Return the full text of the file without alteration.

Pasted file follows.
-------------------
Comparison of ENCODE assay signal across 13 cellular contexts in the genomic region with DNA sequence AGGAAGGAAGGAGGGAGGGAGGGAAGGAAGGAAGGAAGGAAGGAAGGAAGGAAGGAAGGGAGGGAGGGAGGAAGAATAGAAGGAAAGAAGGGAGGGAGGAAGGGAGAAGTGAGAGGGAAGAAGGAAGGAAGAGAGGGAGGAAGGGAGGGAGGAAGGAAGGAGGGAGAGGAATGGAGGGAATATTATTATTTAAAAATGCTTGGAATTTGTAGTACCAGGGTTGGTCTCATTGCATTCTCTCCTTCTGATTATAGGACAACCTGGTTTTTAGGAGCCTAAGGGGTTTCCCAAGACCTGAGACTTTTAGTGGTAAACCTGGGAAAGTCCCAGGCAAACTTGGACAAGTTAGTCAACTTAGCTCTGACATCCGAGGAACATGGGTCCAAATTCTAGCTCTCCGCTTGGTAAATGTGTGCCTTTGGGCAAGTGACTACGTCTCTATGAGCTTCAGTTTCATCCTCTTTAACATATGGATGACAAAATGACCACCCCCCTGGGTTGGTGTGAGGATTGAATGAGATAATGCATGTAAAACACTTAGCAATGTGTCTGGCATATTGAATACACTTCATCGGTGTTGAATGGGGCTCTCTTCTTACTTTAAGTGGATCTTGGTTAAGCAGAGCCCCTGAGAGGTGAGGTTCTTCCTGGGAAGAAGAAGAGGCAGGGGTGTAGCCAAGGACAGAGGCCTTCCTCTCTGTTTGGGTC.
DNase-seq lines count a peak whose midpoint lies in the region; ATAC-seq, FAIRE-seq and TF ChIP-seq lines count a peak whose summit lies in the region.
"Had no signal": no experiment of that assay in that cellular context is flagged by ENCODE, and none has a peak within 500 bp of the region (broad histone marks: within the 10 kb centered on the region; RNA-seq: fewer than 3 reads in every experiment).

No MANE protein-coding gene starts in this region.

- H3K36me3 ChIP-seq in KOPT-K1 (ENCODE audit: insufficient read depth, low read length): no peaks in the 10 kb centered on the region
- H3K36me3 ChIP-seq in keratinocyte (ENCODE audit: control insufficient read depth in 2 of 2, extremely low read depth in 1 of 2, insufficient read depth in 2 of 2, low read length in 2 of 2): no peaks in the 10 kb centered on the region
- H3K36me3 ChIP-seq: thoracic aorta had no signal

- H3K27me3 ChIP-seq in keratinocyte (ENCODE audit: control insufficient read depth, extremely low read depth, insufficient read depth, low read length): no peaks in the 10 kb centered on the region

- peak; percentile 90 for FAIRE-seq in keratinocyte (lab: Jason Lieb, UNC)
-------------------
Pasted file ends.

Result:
Comparison of ENCODE assay signal across 13 cellular contexts in the genomic region with DNA sequence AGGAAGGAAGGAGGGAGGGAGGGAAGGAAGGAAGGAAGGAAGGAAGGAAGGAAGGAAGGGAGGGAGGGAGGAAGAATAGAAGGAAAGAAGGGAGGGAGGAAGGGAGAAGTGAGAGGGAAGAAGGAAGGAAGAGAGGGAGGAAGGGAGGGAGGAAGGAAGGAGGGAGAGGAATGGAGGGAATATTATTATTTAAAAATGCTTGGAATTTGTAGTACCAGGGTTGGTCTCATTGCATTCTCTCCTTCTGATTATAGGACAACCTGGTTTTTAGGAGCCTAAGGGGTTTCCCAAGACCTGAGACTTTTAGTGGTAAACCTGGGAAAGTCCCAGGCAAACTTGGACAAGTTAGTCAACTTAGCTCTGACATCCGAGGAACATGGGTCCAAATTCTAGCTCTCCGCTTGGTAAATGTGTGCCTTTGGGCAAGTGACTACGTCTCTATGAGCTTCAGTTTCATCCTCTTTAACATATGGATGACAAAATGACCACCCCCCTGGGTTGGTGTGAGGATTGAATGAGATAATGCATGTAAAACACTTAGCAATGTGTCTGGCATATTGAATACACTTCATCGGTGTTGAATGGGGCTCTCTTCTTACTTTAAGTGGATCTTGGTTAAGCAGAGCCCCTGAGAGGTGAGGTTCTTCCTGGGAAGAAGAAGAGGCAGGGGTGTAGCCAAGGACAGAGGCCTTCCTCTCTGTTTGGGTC.
DNase-seq lines count a peak whose midpoint lies in the region; ATAC-seq, FAIRE-seq and TF ChIP-seq lines count a peak whose summit lies in the region.
"Had no signal": no experiment of that assay in that cellular context is flagged by ENCODE, and none has a peak within 500 bp of the region (broad histone marks: within the 10 kb centered on the region; RNA-seq: fewer than 3 reads in every experiment).

No MANE protein-coding gene starts in this region.

- H3K36me3 ChIP-seq in KOPT-K1 (ENCODE audit: insufficient read depth, low read length): no peaks in the 10 kb centered on the region
- H3K36me3 ChIP-seq in keratinocyte (ENCODE audit: control insufficient read depth in 2 of 2, extremely low read depth in 1 of 2, insufficient read depth in 2 of 2, low read length in 2 of 2): no peaks in the 10 kb centered on the region
- H3K36me3 ChIP-seq: thoracic aorta had no signal

- H3K27me3 ChIP-seq in keratinocyte (ENCODE audit: control insufficient read depth, extremely low read depth, insufficient read depth, low read length): no peaks in the 10 kb centered on the region

- peak; percentile 90 for FAIRE-seq in keratinocyte (lab: Jason Lieb, UNC)